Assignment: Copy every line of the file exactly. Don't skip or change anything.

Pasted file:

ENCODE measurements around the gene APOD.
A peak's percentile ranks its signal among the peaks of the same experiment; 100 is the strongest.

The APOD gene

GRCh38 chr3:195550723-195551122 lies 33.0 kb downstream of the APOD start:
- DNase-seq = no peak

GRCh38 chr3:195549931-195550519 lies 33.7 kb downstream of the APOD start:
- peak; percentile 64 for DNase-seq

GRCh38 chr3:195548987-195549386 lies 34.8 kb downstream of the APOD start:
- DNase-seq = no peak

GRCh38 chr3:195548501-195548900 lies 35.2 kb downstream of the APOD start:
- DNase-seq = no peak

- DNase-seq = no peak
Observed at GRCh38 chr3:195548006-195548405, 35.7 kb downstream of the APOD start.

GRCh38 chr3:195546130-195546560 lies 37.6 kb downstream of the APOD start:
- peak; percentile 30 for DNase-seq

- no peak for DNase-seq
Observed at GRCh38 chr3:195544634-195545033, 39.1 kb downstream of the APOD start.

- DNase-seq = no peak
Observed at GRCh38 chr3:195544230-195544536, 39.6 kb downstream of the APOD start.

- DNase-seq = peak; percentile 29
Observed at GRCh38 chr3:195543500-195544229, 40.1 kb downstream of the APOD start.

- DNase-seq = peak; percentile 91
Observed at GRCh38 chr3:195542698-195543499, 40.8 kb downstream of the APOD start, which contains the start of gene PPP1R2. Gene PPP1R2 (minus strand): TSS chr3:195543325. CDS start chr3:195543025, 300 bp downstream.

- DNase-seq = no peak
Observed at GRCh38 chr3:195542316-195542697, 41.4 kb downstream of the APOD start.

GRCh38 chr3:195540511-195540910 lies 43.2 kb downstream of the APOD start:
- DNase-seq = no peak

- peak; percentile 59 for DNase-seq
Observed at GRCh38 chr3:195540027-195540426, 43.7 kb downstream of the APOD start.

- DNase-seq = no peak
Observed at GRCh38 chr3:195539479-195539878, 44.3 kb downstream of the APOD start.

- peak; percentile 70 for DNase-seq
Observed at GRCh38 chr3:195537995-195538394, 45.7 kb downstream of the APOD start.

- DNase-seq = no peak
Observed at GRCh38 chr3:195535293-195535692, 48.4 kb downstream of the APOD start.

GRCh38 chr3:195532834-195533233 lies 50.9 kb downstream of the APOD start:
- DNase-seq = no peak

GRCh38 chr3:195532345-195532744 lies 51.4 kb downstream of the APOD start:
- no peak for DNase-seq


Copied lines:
ENCODE measurements around the gene APOD.
A peak's percentile ranks its signal among the peaks of the same experiment; 100 is the strongest.

The APOD gene

GRCh38 chr3:195550723-195551122 lies 33.0 kb downstream of the APOD start:
- DNase-seq = no peak

GRCh38 chr3:195549931-195550519 lies 33.7 kb downstream of the APOD start:
- peak; percentile 64 for DNase-seq

GRCh38 chr3:195548987-195549386 lies 34.8 kb downstream of the APOD start:
- DNase-seq = no peak

GRCh38 chr3:195548501-195548900 lies 35.2 kb downstream of the APOD start:
- DNase-seq = no peak

- DNase-seq = no peak
Observed at GRCh38 chr3:195548006-195548405, 35.7 kb downstream of the APOD start.

GRCh38 chr3:195546130-195546560 lies 37.6 kb downstream of the APOD start:
- peak; percentile 30 for DNase-seq

- no peak for DNase-seq
Observed at GRCh38 chr3:195544634-195545033, 39.1 kb downstream of the APOD start.

- DNase-seq = no peak
Observed at GRCh38 chr3:195544230-195544536, 39.6 kb downstream of the APOD start.

- DNase-seq = peak; percentile 29
Observed at GRCh38 chr3:195543500-195544229, 40.1 kb downstream of the APOD start.

- DNase-seq = peak; percentile 91
Observed at GRCh38 chr3:195542698-195543499, 40.8 kb downstream of the APOD start, which contains the start of gene PPP1R2. Gene PPP1R2 (minus strand): TSS chr3:195543325. CDS start chr3:195543025, 300 bp downstream.

- DNase-seq = no peak
Observed at GRCh38 chr3:195542316-195542697, 41.4 kb downstream of the APOD start.

GRCh38 chr3:195540511-195540910 lies 43.2 kb downstream of the APOD start:
- DNase-seq = no peak

- peak; percentile 59 for DNase-seq
Observed at GRCh38 chr3:195540027-195540426, 43.7 kb downstream of the APOD start.

- DNase-seq = no peak
Observed at GRCh38 chr3:195539479-195539878, 44.3 kb downstream of the APOD start.

- peak; percentile 70 for DNase-seq
Observed at GRCh38 chr3:195537995-195538394, 45.7 kb downstream of the APOD start.

- DNase-seq = no peak
Observed at GRCh38 chr3:195535293-195535692, 48.4 kb downstream of the APOD start.

GRCh38 chr3:195532834-195533233 lies 50.9 kb downstream of the APOD start:
- DNase-seq = no peak

GRCh38 chr3:195532345-195532744 lies 51.4 kb downstream of the APOD start:
- no peak for DNase-seq